For as long as I can remember, since I was first
able to hold a pencil and put words together on paper, I dreamed of being a
writer. Through several other careers: paralegal work, municipal government and
elected office, police work, and computer networking, I continued to write and
to dream. I published a few articles in journals and magazines, I had a few
editorials printed in the local newspapers, I contributed to newsletters, and
filled a couple of closet shelves with almost-finished novels. I never thought I
would be able to actually make a living as a writer, though, until I found
Or, to be more accurate, technical writing found
me. Okay, to be really accurate, technical writing found my husband. The
two of us were frequent, heavy contributors to several high-profile
technology-oriented mailing lists. One day a tech book publisher who monitored
the lists contacted Tom, asking if he would be interested in writing a chapter
for an upcoming book. Tom mentioned that I was a writer, and both of us ended up
Why didn’t that first publisher contact me? Gender
discrimination didn’t enter my mind; I assumed it was the “magic”
title that I’d seen open so many doors during our marriage: Tom is Dr. Shinder.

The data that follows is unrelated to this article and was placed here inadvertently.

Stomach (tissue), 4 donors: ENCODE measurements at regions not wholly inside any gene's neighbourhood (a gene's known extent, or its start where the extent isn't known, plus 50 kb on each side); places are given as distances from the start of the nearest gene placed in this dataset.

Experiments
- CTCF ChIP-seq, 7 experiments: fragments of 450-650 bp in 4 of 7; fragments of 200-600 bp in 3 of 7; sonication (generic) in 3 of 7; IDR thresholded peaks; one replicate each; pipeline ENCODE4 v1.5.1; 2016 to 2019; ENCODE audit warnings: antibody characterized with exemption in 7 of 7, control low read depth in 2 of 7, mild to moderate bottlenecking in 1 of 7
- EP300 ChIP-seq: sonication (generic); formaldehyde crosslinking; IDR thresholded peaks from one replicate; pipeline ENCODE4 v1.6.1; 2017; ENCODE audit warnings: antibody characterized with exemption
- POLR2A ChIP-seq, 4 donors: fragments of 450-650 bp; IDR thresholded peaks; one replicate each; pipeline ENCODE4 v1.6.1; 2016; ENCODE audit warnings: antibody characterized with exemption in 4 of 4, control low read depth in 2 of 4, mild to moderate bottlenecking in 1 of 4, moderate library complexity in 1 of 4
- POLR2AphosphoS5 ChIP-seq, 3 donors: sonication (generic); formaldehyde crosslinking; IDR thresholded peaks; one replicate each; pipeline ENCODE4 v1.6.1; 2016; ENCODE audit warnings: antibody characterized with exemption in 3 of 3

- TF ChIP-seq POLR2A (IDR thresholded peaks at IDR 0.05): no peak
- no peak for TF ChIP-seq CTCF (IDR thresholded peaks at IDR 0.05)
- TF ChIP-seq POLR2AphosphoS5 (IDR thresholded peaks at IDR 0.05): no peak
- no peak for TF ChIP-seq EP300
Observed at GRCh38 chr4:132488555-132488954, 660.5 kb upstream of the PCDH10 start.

I’m not. The grueling years he spent in medical school, internship and residency
are still good for something, and I don’t begrudge him that. It’s a form of
discrimination (of the positive variety) that he earned. Several months later,
after we’d both established ourselves as dependable, accurate writers for the
first publishing company, an editor from a second publisher did contact me, and
contracted with me to write a book on my own.
No, it wasn’t from the publishers that I felt
that first sting of gender discrimination.
The Fan Club
Instead, it turned out to be my loyal readers –
most of them members of our peer group of networking professionals – who
brought home to me the fact that gender discrimination is alive and well
in the IT world.
Writing our first book was almost like giving
birth to a child. As it should be in childbirth, Tom was there with me, and did
a lot. But I wrote ten chapters of that book, and I was darn proud of it.
Proud of finishing it on time, proud of how well it turned out. And it wasn’t
just “parental pride.” The book got rave reviews. Everyone was
praising it and recommending it.
There was just one problem. Somehow, in the
course of all these wonderful reviews, it morphed from Troubleshooting
Windows 2000 TCP/IP by Debra Littlejohn Shinder and Thomas W. Shinder, M.D into
just “Tom Shinder’s book.”
What did that mean?